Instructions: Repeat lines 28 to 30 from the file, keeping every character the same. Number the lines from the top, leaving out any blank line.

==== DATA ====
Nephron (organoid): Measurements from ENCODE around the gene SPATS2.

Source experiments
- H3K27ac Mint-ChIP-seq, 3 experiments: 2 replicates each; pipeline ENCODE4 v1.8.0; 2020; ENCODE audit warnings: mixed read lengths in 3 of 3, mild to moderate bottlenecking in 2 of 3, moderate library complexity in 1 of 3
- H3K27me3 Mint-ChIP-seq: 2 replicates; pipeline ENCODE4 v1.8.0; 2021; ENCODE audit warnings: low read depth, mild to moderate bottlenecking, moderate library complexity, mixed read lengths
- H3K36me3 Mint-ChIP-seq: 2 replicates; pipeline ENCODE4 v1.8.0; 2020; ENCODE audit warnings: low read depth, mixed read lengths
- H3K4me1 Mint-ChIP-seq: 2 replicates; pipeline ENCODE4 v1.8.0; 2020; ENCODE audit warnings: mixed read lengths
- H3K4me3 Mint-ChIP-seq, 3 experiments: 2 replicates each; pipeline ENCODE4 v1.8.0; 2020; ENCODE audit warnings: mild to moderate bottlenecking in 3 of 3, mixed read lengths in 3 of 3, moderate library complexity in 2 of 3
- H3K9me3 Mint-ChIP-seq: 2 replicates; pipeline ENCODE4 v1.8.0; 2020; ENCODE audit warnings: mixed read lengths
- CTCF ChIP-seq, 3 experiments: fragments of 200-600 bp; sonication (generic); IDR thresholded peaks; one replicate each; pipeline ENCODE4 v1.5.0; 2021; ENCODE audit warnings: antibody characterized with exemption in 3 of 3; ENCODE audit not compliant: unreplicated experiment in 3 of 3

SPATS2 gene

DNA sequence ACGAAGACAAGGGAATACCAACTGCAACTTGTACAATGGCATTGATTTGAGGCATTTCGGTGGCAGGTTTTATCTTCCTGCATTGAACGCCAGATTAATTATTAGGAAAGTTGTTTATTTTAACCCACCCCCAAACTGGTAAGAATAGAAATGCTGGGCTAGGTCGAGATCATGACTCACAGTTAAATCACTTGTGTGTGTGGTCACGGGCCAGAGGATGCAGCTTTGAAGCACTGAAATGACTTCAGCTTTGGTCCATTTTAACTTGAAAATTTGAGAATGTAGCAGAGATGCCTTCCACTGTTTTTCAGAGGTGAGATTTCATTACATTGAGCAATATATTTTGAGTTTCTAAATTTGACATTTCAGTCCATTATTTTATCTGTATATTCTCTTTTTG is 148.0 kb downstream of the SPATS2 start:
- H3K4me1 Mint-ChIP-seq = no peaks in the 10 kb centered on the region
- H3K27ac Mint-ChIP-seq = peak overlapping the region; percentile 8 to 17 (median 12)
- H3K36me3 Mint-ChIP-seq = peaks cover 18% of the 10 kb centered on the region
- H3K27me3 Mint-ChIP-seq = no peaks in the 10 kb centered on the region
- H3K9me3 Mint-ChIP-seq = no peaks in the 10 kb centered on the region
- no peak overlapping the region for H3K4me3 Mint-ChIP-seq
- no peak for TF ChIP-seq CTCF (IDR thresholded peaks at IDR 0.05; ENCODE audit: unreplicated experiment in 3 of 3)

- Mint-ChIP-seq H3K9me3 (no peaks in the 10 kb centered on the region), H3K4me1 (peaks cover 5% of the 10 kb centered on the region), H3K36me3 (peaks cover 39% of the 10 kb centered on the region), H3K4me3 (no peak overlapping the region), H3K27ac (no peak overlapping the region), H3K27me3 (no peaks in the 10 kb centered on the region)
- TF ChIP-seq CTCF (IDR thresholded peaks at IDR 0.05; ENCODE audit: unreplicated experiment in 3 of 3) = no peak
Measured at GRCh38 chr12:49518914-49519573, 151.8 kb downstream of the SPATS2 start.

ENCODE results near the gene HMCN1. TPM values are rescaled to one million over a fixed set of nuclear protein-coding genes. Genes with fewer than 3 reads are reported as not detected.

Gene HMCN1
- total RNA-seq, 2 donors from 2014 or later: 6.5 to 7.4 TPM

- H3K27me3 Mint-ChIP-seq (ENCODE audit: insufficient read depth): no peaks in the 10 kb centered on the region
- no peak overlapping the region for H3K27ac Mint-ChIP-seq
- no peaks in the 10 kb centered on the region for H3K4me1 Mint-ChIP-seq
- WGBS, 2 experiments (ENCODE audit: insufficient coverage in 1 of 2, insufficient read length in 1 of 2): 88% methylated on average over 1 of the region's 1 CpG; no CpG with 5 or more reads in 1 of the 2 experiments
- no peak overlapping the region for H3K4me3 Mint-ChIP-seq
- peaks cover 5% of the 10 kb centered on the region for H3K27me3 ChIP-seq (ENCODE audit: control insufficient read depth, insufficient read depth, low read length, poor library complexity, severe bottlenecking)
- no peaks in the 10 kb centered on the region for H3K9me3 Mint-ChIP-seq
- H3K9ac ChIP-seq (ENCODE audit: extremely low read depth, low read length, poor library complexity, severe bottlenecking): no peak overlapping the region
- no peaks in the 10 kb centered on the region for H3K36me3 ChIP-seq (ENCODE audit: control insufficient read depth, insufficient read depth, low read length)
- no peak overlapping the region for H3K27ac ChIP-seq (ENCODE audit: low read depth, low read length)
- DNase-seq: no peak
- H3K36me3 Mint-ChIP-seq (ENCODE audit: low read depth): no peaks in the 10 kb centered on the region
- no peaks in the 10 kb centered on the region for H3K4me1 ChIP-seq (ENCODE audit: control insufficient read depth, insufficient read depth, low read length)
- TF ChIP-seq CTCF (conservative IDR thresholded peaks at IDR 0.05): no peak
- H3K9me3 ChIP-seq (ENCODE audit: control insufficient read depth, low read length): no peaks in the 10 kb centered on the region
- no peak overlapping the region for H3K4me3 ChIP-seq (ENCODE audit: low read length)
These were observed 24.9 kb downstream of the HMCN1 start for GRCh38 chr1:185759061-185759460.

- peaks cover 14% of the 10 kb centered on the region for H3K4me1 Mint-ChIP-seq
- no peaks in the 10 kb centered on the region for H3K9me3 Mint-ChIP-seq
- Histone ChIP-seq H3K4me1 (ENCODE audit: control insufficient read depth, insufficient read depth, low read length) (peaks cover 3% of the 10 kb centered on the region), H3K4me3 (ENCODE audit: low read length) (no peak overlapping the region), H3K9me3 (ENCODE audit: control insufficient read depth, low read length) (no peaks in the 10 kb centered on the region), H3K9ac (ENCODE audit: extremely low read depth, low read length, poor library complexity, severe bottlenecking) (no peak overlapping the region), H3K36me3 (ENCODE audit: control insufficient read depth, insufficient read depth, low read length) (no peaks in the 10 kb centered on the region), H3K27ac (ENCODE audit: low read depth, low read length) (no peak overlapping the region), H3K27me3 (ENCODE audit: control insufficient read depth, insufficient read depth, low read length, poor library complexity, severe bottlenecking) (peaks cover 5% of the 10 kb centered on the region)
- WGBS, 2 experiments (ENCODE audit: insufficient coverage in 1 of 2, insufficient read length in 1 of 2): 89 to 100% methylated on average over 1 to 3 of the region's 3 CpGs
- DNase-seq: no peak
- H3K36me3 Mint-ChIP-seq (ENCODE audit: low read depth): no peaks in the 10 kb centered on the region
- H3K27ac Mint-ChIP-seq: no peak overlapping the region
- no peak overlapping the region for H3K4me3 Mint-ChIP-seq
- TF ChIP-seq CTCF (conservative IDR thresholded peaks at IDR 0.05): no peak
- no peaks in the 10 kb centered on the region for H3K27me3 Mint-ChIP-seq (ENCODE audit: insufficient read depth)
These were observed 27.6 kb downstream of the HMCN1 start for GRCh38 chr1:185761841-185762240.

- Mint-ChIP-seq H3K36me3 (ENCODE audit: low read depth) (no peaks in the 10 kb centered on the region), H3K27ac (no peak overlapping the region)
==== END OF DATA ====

- WGBS, 2 experiments (ENCODE audit: insufficient coverage in 1 of 2, insufficient read length in 1 of 2): 88% methylated on average over 1 of the region's 1 CpG; no CpG with 5 or more reads in 1 of the 2 experiments
- no peak overlapping the region for H3K4me3 Mint-ChIP-seq
- peaks cover 5% of the 10 kb centered on the region for H3K27me3 ChIP-seq (ENCODE audit: control insufficient read depth, insufficient read depth, low read length, poor library complexity, severe bottlenecking)